Common Crop Pests & Why You Should Take Action if You See One

Posted by Mosquito Squad
Common Crop Pests & Why You Should Take Action if You See One

April 26, 2024

Author: Emma Grace Crumbley, Entomologist

Whether tending to a home garden or managing farmland, be aware of these common crop pests!


Aphids are soft-bodied insects in the order Hemiptera, the same scientific group as stink bugs and cicadas. Their stature may be small (1/16 of an inch, to be precise), but their damage is mighty. Aphids clump together on plants and suck plant juices out of the stems and leaves. This damage stunts plant growth and can lead to fungal growth on the plant. Aphids can also transmit plant diseases through their bites. Additionally, aphids produce “honeydew” when they feed on plants, a sugary liquid waste attractive to other pests like ants. Don’t wait to act if you see aphids on your plants!

Japanese Beetles

Home gardeners know all too well the damage Japanese beetles can do to plants. Japanese beetles are polyphagous herbivores, meaning they feed on various plants. As grubs, these beetles live underground and attack feed on the roots of plants. Once they emerge as adults, the damage continues as the adults skeletonize leaves and feed on fruits, ruining the plant’s foliage and crops. Though these beetles are beautiful, their damage is ugly. If you see Japanese beetles in your garden, take action to control them!

Spider Mites

Seeing small, red bugs on your plants? You might be dealing with spider mites. Spider mites are tiny arachnids that cluster on plants and suck the fluids out of plant cells. These pests are similar to aphids but much smaller (1/25 of an inch), and their damage ranges from discoloration to total plant death. In the agriculture industry, spider mites are a significant concern for crop health. Be sure to check your plants to avoid a spider mite infestation!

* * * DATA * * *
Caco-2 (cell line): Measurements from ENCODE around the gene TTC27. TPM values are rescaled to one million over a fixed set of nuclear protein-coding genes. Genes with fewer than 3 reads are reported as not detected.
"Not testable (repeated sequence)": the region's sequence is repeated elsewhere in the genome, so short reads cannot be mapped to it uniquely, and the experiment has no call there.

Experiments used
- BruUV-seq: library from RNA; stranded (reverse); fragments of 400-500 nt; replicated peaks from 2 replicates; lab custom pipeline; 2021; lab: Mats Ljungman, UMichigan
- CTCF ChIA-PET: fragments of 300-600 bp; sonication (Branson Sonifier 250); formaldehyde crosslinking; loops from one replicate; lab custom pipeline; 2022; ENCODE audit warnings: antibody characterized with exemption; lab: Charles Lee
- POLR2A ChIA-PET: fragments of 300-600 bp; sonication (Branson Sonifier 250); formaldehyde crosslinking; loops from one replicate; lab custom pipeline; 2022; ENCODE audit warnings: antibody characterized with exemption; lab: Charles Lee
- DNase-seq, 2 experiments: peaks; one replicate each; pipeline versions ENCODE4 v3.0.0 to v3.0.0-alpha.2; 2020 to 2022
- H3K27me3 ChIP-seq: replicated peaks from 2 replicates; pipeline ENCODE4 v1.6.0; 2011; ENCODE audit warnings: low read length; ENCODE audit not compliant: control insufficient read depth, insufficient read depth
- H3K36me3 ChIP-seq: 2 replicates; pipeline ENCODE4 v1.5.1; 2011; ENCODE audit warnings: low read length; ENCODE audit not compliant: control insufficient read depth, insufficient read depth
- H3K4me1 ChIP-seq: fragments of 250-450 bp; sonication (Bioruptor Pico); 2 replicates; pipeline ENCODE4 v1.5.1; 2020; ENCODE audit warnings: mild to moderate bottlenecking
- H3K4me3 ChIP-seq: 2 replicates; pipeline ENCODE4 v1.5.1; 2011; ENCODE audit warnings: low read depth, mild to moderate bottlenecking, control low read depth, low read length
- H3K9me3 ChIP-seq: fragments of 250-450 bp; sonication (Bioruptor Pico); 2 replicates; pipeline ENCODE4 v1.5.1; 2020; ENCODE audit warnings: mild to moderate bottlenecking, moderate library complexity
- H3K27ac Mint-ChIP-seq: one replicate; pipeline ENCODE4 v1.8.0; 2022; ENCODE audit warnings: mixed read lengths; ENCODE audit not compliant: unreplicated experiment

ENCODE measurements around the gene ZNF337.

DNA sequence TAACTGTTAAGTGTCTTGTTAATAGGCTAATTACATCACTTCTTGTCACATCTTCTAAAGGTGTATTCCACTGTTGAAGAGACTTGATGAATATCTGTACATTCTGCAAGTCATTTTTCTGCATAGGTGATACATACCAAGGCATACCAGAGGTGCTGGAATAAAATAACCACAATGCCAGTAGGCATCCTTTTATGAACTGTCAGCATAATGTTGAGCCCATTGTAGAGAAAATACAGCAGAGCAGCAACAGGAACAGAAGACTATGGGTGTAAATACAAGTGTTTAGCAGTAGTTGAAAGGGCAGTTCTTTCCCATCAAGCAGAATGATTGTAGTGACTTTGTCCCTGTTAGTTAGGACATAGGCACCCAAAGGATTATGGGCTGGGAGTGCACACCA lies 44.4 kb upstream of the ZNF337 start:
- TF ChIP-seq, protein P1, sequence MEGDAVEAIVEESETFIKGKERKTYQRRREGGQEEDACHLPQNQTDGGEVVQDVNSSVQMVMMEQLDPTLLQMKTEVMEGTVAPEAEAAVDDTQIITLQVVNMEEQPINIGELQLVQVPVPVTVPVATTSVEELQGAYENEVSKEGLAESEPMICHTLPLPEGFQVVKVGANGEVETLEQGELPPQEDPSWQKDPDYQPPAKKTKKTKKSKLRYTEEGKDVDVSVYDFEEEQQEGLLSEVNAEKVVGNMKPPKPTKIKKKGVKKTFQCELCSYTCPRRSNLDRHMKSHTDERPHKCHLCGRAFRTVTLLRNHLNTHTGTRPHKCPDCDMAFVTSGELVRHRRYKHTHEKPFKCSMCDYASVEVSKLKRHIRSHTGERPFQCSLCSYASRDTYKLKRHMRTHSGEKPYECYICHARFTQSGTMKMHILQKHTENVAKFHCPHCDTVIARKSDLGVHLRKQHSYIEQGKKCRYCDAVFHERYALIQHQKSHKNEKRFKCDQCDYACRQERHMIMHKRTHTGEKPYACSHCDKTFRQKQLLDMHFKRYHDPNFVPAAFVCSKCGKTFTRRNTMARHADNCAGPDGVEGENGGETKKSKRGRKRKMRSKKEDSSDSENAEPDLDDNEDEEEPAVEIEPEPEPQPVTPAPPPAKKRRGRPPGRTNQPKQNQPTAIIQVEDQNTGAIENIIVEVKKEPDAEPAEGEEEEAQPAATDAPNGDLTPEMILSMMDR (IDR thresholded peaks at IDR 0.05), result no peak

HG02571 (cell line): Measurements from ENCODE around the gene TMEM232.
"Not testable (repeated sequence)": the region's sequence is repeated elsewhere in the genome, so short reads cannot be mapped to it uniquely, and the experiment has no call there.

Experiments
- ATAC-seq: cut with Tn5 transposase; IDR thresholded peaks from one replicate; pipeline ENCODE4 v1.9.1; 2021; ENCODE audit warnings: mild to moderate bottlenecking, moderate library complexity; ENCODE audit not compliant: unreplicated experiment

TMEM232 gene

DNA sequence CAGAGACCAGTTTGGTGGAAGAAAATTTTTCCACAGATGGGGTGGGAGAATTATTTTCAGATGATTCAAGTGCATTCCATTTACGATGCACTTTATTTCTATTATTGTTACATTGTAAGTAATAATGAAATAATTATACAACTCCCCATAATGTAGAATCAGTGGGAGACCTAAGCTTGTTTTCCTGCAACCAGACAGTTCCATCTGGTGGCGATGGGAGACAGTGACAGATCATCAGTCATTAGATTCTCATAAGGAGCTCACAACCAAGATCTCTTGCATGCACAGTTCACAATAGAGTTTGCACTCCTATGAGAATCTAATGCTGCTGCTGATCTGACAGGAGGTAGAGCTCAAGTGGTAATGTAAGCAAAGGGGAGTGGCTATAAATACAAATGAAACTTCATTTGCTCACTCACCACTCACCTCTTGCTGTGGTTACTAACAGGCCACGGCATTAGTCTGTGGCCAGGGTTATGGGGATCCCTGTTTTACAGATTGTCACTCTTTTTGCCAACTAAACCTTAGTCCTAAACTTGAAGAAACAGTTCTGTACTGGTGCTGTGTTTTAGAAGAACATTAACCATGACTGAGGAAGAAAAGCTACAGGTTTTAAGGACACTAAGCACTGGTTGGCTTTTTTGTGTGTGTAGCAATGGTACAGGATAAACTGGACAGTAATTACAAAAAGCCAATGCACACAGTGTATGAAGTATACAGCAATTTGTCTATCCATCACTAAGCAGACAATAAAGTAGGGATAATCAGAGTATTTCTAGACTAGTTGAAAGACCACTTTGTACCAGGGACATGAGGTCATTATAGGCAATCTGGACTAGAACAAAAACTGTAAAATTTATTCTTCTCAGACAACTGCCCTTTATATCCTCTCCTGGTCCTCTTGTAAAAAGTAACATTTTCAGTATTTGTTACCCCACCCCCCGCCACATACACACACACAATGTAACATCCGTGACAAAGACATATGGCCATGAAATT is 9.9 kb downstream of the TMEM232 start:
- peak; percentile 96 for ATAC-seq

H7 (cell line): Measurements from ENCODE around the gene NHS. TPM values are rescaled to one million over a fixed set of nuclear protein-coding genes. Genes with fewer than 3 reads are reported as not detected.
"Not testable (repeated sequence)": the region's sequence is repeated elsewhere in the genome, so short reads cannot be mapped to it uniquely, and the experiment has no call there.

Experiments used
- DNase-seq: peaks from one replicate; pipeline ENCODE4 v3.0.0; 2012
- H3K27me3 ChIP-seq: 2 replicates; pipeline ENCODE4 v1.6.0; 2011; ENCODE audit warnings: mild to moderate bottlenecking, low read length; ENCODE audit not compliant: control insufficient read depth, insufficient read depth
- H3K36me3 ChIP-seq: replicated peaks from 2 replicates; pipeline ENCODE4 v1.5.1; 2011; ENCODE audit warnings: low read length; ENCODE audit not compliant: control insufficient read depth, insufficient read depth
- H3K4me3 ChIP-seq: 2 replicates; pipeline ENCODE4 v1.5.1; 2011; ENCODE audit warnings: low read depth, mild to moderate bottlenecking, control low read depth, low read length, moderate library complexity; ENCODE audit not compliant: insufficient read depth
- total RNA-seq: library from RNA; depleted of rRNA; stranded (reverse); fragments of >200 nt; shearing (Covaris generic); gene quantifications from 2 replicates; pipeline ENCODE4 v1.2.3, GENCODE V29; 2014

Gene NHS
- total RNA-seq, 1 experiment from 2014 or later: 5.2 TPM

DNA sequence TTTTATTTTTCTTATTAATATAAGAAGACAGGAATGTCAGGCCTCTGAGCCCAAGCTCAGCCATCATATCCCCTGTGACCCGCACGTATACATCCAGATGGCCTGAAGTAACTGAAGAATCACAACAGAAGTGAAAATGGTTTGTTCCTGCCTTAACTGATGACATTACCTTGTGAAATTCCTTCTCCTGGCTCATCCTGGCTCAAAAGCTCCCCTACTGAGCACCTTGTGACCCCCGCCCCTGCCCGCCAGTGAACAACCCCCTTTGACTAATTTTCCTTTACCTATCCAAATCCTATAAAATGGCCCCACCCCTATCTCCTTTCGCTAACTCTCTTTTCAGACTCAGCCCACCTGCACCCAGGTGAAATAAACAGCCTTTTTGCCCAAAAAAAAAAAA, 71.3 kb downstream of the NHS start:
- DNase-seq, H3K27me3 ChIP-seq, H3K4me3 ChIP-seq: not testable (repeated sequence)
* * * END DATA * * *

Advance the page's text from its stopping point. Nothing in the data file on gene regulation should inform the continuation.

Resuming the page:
Wax Moths

Bee-lieve it or not, honeybee colonies have their own pests they deal with. Wax moths, also called the honeycomb moths, are major pests of beehives year-round. These moths lay their eggs in bee hives, usually in areas that bees have trouble accessing or in old hives in storage, and the larvae emerge and tunnel through the honeycomb, disrupting the hive. Wax moth larvae can also chew through the protective cap on top of developing bee larvae, resulting in deformed bees and potentially leading to colony collapse. To protect your honey crop, be on the lookout for wax moth larvae and silk cocoons!